From 1948-1962, Hadassah hospital operated in rented quarters, in what is now the Anglican International School on HaNevi'im Street in downtown Jerusalem. In 1961, a new medical complex was built in Ein Karem in southwest Jerusalem. The Hadassah Women's Zionist Organization of America again assisted with funding, and the somewhat out-of-the-way location was chosen in part because an appropriate site was difficult to obtain in the city-center, and Hadassah owned a large plot in Ein Kerem. Today the hospital accommodates 700 beds. It contains 130 departments and clinics in 22 buildings. The hospital complex also includes the Hebrew University of Jerusalem schools of medicine, dentistry, nursing, public health, and pharmacology, as well as many modern research laboratories.
The campus synagogue is famous for its stained glass windows depicting the twelve tribes of Israel, created and donated in 1960 by Marc Chagall.
Hadassah's director is Professor Yuval Weiss. Prominent physicians include Avraham Rivkind, founder and director of the hospital's trauma center, Ahmed Eid, head of the liver and kidney transplant unit, and Arie Eldad, head of the department of plastic surgery and burns unit.
In March 2007, Jewish American billionaire William Davidson donated $75 million dollars to the hospital.
In April 2009, following an initiative of the Puah Institute, the hospital opened a fertility clinic for AIDS patients, the first such clinic in Israel. Prof. Shlomo Ma'ayan heads the clinic.
The Chagall Windows
The Chagall Windows at Hadassah Ein-Kerem Hospital will be closed to visitors between March 1 – May 20, 2010 due to construction works.
The light that emanates from the twelve stained glass windows bathes the Abbell Synagogue at the Hadassah University Medical Center in a special glow. The sun filters through the brilliant colors of the stained glass capturing their radiance. Even in the misty haze of a cloudy day, Chagall’s genius transforms time and space.
The synagogue’s Jerusalem stone floor and walls absorb this beauty and reflect it. Standing within the simple square that forms the pedestal for the windows, gazing up at the vivid imagery, the Jewish symbols, the floating figures of animals, fish and flowers, even the most casual viewer is overwhelmed by their power and presence.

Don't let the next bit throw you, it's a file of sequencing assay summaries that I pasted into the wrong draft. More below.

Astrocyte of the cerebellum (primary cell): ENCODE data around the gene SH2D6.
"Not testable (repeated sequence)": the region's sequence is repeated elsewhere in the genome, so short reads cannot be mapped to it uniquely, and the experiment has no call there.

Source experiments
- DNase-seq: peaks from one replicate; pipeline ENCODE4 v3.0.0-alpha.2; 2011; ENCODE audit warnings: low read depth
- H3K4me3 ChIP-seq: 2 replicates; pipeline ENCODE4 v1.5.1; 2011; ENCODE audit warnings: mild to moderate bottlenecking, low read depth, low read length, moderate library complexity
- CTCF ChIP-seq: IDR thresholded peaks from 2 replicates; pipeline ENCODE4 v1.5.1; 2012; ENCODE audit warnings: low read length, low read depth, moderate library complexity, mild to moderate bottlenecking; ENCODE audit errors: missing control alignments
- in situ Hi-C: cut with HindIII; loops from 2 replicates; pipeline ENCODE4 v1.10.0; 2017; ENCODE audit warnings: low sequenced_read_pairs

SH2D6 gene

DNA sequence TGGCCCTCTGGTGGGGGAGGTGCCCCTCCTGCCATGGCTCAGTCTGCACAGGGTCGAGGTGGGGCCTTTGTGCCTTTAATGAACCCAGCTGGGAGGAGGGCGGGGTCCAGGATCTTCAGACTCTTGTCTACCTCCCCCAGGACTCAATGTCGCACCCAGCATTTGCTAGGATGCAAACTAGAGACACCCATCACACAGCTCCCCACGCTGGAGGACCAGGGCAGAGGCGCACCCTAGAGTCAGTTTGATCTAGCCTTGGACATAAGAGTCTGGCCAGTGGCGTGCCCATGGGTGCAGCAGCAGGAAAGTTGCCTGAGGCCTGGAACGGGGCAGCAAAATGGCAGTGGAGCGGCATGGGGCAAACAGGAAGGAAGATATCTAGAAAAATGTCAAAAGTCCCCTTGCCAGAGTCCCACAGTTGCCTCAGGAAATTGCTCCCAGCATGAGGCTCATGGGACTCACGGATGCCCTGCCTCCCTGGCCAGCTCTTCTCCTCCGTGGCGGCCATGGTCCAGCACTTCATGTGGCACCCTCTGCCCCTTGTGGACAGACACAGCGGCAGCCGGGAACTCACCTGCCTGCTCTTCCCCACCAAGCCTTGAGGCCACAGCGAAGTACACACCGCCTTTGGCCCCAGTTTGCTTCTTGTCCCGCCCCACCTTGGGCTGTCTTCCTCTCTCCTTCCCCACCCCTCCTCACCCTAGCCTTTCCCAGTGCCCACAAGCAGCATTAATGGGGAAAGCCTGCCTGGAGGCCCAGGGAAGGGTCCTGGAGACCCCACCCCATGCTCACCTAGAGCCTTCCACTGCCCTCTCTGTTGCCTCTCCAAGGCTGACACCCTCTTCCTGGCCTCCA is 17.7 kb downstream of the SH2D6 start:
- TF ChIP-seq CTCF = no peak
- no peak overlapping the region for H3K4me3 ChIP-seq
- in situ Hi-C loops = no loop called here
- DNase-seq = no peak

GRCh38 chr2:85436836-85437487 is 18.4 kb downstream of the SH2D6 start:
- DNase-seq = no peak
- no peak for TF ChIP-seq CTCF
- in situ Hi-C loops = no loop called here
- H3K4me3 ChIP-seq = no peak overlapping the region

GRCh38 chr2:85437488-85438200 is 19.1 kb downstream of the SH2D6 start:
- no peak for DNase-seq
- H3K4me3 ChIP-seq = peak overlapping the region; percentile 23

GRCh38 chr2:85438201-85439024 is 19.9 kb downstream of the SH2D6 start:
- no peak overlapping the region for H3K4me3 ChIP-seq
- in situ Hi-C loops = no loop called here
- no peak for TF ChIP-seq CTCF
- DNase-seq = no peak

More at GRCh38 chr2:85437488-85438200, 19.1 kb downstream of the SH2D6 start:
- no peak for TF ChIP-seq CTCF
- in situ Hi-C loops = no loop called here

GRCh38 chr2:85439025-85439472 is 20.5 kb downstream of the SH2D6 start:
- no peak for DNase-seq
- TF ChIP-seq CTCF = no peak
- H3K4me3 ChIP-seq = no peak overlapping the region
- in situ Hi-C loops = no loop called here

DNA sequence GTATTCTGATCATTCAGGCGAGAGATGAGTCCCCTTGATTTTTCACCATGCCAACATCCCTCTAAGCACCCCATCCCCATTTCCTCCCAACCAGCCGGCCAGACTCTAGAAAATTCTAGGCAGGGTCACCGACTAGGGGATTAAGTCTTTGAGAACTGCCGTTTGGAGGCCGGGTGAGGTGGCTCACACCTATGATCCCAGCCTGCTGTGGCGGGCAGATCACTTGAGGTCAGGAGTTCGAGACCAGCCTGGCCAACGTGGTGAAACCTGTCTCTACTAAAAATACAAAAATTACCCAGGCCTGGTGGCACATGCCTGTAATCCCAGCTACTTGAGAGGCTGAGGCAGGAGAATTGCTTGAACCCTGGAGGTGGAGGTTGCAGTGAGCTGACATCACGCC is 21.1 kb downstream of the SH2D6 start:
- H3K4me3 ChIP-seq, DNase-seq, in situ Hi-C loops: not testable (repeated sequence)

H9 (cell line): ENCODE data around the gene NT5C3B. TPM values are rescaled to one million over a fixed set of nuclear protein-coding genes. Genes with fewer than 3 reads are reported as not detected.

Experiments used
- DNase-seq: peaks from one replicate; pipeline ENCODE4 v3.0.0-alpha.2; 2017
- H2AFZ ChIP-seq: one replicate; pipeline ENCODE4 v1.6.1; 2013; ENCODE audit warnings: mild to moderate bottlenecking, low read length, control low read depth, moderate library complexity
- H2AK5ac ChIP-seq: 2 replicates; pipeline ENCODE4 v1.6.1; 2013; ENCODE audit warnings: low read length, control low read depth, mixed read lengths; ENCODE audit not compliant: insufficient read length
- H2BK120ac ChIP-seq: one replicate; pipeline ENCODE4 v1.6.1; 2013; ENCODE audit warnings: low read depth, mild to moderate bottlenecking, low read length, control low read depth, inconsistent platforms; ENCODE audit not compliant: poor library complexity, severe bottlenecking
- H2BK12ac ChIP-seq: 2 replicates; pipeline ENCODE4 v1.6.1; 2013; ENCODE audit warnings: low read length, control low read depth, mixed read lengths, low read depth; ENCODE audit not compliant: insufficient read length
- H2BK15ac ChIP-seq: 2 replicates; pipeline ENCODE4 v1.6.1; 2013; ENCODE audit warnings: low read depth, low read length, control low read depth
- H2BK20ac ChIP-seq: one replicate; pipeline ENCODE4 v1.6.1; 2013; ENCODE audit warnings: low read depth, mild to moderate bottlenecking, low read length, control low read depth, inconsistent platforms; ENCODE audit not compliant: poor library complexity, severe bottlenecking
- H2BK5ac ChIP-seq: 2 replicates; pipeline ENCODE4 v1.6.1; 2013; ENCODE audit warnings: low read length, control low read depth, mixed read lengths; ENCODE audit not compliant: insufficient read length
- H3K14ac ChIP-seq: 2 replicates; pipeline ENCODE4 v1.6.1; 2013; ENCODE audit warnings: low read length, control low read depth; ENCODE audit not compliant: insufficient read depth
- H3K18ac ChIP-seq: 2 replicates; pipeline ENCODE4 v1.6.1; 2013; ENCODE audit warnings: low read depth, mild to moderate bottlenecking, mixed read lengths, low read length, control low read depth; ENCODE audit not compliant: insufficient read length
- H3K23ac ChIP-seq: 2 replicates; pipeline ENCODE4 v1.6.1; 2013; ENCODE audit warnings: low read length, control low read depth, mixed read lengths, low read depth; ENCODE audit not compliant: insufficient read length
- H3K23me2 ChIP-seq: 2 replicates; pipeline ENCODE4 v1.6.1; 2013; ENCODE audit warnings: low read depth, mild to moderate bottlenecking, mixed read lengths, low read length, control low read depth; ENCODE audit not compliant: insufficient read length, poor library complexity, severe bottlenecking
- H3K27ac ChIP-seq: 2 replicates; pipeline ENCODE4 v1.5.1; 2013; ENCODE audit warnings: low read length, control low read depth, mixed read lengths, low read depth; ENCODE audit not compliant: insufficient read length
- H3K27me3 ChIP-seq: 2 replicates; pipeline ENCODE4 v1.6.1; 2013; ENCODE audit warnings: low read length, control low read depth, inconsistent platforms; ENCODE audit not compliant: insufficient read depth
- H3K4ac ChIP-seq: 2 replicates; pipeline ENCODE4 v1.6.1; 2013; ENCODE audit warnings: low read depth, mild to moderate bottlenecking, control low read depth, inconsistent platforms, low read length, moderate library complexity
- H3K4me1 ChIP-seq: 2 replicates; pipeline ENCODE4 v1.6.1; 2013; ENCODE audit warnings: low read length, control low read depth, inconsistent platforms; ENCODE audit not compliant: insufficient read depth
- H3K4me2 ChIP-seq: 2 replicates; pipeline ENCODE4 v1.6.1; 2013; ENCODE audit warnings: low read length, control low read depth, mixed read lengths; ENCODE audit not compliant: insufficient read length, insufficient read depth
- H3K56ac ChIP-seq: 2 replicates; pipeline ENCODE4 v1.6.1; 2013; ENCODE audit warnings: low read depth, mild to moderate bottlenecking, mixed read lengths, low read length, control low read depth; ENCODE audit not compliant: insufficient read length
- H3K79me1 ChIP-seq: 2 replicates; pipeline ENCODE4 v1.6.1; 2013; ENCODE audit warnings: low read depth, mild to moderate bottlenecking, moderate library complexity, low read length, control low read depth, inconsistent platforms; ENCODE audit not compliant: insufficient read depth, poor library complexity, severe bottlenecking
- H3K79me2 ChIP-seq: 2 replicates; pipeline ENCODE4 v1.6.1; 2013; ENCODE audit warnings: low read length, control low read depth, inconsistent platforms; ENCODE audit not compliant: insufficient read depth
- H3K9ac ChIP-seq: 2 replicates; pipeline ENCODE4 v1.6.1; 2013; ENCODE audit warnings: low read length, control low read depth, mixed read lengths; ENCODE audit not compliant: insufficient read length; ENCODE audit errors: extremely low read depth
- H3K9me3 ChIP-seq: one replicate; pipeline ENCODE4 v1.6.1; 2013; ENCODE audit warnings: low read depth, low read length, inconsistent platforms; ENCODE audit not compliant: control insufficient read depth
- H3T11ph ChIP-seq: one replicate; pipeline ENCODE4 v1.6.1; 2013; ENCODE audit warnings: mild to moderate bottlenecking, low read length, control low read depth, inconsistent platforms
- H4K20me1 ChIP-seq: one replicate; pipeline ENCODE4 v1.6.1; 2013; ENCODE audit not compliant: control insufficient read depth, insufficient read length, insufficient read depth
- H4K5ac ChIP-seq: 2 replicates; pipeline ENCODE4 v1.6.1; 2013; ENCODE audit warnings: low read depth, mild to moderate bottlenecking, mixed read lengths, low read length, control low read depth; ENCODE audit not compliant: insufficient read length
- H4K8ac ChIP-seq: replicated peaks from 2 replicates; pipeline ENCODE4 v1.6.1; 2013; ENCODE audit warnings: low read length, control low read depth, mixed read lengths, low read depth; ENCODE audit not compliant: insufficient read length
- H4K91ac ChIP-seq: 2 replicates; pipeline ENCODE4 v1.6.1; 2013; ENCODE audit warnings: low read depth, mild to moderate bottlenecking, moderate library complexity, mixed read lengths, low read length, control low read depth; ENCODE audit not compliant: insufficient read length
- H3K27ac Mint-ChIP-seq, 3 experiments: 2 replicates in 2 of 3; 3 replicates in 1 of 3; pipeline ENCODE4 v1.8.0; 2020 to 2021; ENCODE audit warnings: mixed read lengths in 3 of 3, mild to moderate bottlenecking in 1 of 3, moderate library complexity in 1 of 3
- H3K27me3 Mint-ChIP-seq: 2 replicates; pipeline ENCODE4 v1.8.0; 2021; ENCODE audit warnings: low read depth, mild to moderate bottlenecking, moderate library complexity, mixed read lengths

Every pane is a microcosm of Chagall’s world, real and imaginary; of his love for his people, his deep sense of identification with Jewish history, his early life in the Russian shtetl.
“All the time I was working, I felt my mother and father looking over my shoulder; and behind them were Jews, millions of other vanished Jews -- of yesterday and a thousand years ago,” Chagall said.
The Bible was his primary inspiration, particularly Jacob’s blessings on his twelve sons and Moses’ blessings on the twelve tribes. Each window is dominated by a specific color and contains a quotation from the individual blessings.
Chagall and his assistant, Charles Marq, worked on the project for two years, during which time Marq developed a special process for applying color to the glass. This allowed Chagall to use as many as three colors on a single pane, rather than being confined to the traditional technique of separating each colored pane by a lead strip.
The synagogue was dedicated in the presence of the artist on February 6, 1962 as part of Hadassah’s Golden Anniversary Celebration.
Hadassah Medical Center Jerusalem Hospital Marc Chagall Windows
Hadassah Medical Center Mount Scopus campus
THE HADASSAH-UNIVERSITY MEDICAL CENTER - From Hadassah’s first hospital on Jerusalem’s Street of the Prophets – a gift of the Rothschild family in 1918 – the Hadassah University Medical Center, now includes two university hospitals in Jerusalem – on Mt. Scopus and in Ein Kerem.
Hadassah Medical Center Ein Kerem Campus
Hadassah Medical Center Jerusalem
In 2005, the Center was nominated for the Nobel Peace Prize due to its equality in treatment, its ethnic and religious diversity, and its efforts to build bridges to peace
Hadassah Hospital Jerusalem Ein Kerem
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Art at Hadassah
“This is my modest gift to the Jewish people who have always dreamt of biblical love, friendship and of peace among all peoples. This is my gift to that people which lived here thousands of years ago among the other Semitic people.”
February 6, 1962
The cornerstone for the Hadassah hospital on Mount Scopus was laid in 1934. After five years of construction, the complex, designed by architect Erich Mendelsohn, opened its doors in 1939. In March 1947, the leader of the Arab Forces in Jerusalem, Abd al-Qadir al-Husayni, threatened to blow up the hospital. He did not do so, but attacks were carried out on traffic to and from the hospital. On April 13, 1948, an armoured convoy of doctors, nurses, medical students, and other staff made its way to the hospital. The group was ambushed, and 78 people were killed in what became known as the Hadassah medical convoy massacre. Under the 1949 armistice agreement with Jordan, Mount Scopus was declared a demilitarized enclave and operation of the hospital became impossible. The staff moved to temporary quarters in Jerusalem and eventually, a new campus was built in Ein Kerem. After the unification of Jerusalem in the Six-Day War, Hadassah Mount Scopus underwent extensive renovations, reopening in 1975. With over 300 beds and 30 departments and clinics, the hospital serves all populations in Jerusalem.
Photo of the Mount Scopus campus from the 1930s showing the courtyard and domes
Hadassah Medical Organization Contact
telephone (02) 6777111
fax. (02) 6434434
to read about The Chagall Windows.